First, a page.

GRAINS: Rice bran (especially from black rice) reduces histamine. Heirloom black rice can be found in health food stores (often called “forbidden rice”) or online.11
PEA SPROUTS: Although consumption of pea sprouts is optional, it is encouraged when possible. Pea sprouts can be used liberally as they are high in the DAO enzyme, which helps break down histamine. The easiest way to use them is to juice or blend them and drink with meals. Sprouting peas to get the highest amount of DAO takes about ten days. The best time to drink pea sprout juice is with any meal containing meat or fish.
ALLOWED FOODS AND FOODS TO AVOID
The information below is adapted from the list provided in the book, Is Your Food Making You Sick? by James L. Gibb.12 Among the sources used by Gibb to compile the list are Dr. Janice Jones, Allergy UK, the Swiss Allergy Centre and the Swiss Interest Group Histamine Intolerance. Gibb’s list offers the strictest interpretation of what may constitute a problematic food for histamine; I have loosened it up a little to allow some sprouted beans. I also provide careful instructions on how to eat meat and fish.
ALLOWED: All fresh vegetables (except those on the “avoid” list). Water chestnuts can be used to make a starchy flour.
AVOID: Bell peppers, eggplant, onion (raw), pumpkin, purslane, spinach, tomatoes, winter squash, fermented vegetables (sauerkraut, pickles, etc.), overripe or rotten vegetables, all pickled vegetables (or anything that contains vinegar), prepackaged salad or other vegetables. Use caution with kale (small amounts only) due to its oxalate content.
ALLOWED: Apples, coconut, fig, goldenberries, longans, loquat, lychees, mango, melon, passionfruit, persimmon, pomegranate, quince, rhubarb and starfruit.
AVOID: All other fruit, especially strawberries, dried fruit that contains sulfur, overripe or rotten fruit, olives and avocado.
ALLOWED: Millet, oats, oat bran, rice (black, brown, purple, red or “regular”), rice bran, teff and wild rice. For baking, agar-agar, arrowroot, baking powder, baking soda, coconut flour, cornstarch (although this one is questionable in terms of general nutrition), guar gum, potato starch, rice flour, sago and water chestnut flour.
AVOID: Amaranth, buckwheat, quinoa and all wheat products. Avoid baked goods made with carrageenan, gelatin, tapioca starch, xanthan gum and yeast.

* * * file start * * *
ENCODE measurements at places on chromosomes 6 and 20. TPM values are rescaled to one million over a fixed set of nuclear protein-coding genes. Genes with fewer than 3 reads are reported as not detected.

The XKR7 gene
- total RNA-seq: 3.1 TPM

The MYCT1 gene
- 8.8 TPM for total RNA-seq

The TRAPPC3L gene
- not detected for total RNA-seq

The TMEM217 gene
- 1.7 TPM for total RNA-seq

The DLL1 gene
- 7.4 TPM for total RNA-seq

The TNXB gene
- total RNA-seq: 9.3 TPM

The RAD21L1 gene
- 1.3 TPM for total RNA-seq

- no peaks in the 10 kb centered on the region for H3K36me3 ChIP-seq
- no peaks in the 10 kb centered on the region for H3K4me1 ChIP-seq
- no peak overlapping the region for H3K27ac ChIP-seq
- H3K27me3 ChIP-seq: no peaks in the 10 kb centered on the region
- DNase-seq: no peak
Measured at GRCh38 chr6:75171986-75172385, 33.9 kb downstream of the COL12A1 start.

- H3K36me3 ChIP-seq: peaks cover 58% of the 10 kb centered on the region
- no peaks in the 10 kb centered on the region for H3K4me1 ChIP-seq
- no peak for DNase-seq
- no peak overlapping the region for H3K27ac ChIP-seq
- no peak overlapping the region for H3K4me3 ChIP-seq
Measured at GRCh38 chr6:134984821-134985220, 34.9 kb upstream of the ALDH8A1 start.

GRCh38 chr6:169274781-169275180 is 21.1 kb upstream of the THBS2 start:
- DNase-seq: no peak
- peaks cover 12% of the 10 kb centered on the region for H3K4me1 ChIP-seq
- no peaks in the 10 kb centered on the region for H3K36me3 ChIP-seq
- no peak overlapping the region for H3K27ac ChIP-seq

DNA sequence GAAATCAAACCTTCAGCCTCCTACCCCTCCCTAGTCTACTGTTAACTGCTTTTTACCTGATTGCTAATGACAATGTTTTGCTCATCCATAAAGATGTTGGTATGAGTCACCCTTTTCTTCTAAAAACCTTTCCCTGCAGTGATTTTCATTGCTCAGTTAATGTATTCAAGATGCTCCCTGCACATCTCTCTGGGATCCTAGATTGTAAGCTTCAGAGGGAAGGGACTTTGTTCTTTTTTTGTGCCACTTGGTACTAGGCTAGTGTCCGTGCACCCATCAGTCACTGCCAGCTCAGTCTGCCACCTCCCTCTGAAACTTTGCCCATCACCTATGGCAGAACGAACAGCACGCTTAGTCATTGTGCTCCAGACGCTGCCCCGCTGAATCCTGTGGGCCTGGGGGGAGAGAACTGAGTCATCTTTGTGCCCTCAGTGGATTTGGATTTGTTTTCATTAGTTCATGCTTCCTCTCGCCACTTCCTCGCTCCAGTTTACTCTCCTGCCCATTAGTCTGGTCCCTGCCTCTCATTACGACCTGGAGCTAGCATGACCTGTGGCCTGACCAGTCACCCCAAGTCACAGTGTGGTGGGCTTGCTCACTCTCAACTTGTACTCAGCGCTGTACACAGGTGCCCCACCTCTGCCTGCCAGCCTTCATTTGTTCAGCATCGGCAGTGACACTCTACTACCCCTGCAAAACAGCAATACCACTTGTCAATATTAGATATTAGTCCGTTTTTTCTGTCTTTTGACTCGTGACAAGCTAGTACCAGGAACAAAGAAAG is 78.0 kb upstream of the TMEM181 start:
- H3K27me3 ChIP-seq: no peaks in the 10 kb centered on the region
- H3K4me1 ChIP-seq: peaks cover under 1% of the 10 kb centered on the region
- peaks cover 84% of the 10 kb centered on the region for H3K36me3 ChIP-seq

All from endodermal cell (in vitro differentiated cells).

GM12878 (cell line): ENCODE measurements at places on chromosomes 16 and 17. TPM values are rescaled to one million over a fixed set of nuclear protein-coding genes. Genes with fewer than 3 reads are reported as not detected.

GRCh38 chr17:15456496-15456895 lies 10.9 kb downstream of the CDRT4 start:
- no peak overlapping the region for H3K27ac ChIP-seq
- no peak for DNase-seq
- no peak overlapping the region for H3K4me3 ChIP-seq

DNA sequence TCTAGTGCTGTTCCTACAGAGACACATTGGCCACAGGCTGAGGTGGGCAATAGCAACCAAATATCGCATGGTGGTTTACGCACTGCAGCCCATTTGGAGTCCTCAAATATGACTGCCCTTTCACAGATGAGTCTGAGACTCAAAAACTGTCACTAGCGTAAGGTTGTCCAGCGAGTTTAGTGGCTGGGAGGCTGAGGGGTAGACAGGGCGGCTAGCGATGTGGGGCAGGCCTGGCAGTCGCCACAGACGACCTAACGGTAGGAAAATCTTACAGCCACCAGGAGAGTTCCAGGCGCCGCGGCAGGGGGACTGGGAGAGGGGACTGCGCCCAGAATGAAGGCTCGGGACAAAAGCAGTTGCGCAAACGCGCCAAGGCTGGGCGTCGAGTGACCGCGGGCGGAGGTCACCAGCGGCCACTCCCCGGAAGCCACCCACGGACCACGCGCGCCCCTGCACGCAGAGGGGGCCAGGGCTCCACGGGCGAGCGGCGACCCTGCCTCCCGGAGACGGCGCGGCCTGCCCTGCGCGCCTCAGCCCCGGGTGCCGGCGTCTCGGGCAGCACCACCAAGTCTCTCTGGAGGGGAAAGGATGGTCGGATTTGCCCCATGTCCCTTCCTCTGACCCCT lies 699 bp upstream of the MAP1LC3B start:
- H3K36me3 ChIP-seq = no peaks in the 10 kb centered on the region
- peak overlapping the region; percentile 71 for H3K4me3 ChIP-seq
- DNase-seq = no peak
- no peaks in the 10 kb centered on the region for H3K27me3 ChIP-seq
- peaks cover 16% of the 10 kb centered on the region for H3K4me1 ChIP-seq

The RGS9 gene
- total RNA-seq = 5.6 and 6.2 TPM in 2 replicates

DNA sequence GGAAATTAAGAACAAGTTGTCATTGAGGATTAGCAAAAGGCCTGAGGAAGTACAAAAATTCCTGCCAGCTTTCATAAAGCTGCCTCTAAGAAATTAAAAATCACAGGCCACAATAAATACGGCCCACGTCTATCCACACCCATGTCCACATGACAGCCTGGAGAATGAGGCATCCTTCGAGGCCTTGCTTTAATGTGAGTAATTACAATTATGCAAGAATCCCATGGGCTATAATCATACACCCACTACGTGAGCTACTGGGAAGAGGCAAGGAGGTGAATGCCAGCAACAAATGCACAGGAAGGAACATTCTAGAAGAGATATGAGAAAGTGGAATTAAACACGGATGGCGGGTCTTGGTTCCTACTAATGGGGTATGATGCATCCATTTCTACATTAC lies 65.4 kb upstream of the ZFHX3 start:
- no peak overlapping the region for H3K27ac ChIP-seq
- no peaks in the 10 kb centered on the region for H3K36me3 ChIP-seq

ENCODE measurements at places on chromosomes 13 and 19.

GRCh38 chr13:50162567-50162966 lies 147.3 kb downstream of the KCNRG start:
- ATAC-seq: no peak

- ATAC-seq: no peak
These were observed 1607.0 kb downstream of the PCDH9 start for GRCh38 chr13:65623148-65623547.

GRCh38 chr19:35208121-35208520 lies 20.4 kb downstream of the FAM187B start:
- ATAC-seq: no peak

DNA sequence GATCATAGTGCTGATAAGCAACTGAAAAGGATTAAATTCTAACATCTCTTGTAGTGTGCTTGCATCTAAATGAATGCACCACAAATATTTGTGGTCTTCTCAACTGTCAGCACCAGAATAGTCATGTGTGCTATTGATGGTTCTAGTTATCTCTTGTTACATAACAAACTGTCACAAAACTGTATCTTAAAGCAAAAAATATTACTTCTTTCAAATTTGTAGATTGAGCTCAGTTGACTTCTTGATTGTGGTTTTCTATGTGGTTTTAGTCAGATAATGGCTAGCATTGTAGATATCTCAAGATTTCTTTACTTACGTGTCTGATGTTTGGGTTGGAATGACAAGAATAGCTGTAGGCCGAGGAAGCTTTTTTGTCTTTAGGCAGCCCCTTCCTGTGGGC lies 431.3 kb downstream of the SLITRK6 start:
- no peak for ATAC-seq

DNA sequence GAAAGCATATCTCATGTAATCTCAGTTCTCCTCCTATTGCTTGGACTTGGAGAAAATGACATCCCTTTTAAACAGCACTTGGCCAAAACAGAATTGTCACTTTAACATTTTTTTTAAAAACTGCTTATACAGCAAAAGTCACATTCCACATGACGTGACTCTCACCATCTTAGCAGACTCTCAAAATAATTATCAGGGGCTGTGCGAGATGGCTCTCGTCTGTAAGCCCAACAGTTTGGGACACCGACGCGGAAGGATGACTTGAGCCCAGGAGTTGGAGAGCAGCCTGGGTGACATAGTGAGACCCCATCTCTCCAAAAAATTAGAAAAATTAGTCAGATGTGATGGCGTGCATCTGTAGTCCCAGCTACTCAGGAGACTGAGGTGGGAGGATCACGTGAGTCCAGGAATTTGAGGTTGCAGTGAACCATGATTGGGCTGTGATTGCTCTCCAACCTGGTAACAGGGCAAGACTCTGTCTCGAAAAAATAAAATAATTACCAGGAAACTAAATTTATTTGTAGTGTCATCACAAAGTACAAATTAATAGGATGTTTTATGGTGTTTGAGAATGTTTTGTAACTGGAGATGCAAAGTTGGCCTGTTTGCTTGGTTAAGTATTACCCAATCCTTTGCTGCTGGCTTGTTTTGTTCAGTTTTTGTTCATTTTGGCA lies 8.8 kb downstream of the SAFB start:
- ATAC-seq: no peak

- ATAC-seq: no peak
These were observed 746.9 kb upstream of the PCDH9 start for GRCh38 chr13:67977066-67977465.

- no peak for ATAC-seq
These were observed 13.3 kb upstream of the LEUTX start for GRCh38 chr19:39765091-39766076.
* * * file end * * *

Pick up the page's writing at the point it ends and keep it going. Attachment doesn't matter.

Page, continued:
Histamine is present in small amounts in animal flesh but after death, histamine increases quickly (especially in fish that retain the guts). These foods may be problematic for extremely sensitive individuals and may need to be avoided completely. However, I encourage everyone to try consuming fish, poultry and red meat according to the guidelines below.
ALLOWED: Maximum one serving per day, or avoid altogether if symptoms do not subside within four to six weeks. AVOID: All shellfish, fish that has not been cleaned and frozen immediately, canned fish. All processed meat, aged meat, meat that has been cooked and not immediately frozen, leftovers from the fridge, meat that is not fresh, fermented meat and canned meat.
GUIDELINES: Fish should have the guts cleaned out on the boat and be frozen immediately. Salmon, snapper, Chilean sea bass, squid and octopus are commonly sold this way, but one should always check at the fish market. (When buying fish from a local market, make sure that the vendor is trustworthy and the fish is of the best quality.) Vital Choice is a good source of seafood because their king salmon, silver salmon, tuna and cod are guaranteed to be cleaned and frozen immediately on the boat, and they ship the fish frozen to the customer’s home. For meat and poultry, grassfed is best. Small farms often will freeze meat and poultry immediately after processing and can be good places to purchase meat. Buy in bulk and do not defrost until ready to cook. If buying from a butcher, only buy on the day the meat is processed. Do not buy already ground meat; instead, ask the butcher to grind the meat, place it in a cooler and rush home and cook or freeze. (Note: Freezing halts the bacteria-induced multiplication of histamine in animal flesh, but refrigeration does not. Cooking does not reduce or take away histamine, so once it’s there, it’s there.)
ALLOWED: Properly sprouted beans (except red beans and soybeans).
AVOID: All legumes that have not been sprouted, red beans, soybeans in any form and peanuts.
ALLOWED: Mascarpone, panir, quark, salted ricotta cheese (not the typical American kind that contains vinegar but the kind made in Italy, which may be hard to find, but is well worth the effort), fresh mozzarella, fresh cream, uncultured butter and buttermilk and fresh, raw milk. Some people tolerate any super fresh cheese such as non-aged chèvre and feta.
AVOID: Any cheeses not listed above, such as cheddar, Monterey Jack, processed cheeses, aged cheeses of all kinds, fermented dairy of any kind (yogurt, kefir, some types of cheese, sour cream, creme fraiche, etc.) and cottage cheese.
ALLOWED: Fresh raw and cooked egg yolks. If eating raw egg yolks, be sure to only use fresh, pasture-raised eggs from a known and reliable farmer; do not eat raw eggs from the supermarket. Many people tolerate cooked egg whites but some don’t, so use caution. If using as a protein source, make sure to use the whole egg. Pasture-raised eggs are ideal.
AVOID: All raw egg whites, raw commercial egg yolks and stale eggs. Use caution with cooked egg whites.
AVOID: All nuts (coconut is a fruit and is allowed), but especially almonds, pecans and walnuts.
ALLOWED: Soaked chia seeds, freshly ground and soaked flax seeds and their oils, and properly sprouted seeds. “Raw” is a good brand for sprouted seeds.